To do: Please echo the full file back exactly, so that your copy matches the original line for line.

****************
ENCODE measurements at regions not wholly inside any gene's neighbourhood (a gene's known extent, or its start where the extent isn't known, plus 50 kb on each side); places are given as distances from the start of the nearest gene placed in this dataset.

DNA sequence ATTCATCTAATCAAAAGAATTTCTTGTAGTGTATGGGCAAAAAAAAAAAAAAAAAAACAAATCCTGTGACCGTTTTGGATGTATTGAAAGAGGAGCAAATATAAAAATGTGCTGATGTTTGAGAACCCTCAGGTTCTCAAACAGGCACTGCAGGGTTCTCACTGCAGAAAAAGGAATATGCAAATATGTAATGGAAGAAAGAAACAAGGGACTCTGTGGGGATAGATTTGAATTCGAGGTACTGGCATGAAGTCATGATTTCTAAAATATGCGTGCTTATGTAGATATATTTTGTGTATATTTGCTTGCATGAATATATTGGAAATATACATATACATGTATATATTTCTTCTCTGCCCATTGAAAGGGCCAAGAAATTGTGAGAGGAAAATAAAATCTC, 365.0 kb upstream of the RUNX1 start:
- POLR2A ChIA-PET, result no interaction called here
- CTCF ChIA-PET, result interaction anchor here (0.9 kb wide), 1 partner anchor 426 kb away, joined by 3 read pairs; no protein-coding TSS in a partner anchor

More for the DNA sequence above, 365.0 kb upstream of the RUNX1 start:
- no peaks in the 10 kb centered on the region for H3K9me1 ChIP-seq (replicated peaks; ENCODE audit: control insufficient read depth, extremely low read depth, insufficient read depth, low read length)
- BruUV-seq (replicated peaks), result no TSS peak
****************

ENCODE measurements at regions not wholly inside any gene's neighbourhood (a gene's known extent, or its start where the extent isn't known, plus 50 kb on each side); places are given as distances from the start of the nearest gene placed in this dataset.

DNA sequence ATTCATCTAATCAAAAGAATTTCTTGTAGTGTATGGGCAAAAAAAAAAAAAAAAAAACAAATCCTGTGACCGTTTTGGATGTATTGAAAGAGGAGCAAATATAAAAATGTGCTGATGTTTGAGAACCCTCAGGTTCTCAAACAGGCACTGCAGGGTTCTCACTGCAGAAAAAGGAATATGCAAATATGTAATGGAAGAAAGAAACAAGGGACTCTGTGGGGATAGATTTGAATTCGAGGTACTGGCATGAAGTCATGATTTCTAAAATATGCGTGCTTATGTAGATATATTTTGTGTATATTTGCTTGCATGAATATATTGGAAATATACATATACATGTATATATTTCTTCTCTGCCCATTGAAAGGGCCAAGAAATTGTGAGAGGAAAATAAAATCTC, 365.0 kb upstream of the RUNX1 start:
- POLR2A ChIA-PET, result no interaction called here
- CTCF ChIA-PET, result interaction anchor here (0.9 kb wide), 1 partner anchor 426 kb away, joined by 3 read pairs; no protein-coding TSS in a partner anchor

More for the DNA sequence above, 365.0 kb upstream of the RUNX1 start:
- no peaks in the 10 kb centered on the region for H3K9me1 ChIP-seq (replicated peaks; ENCODE audit: control insufficient read depth, extremely low read depth, insufficient read depth, low read length)
- BruUV-seq (replicated peaks), result no TSS peak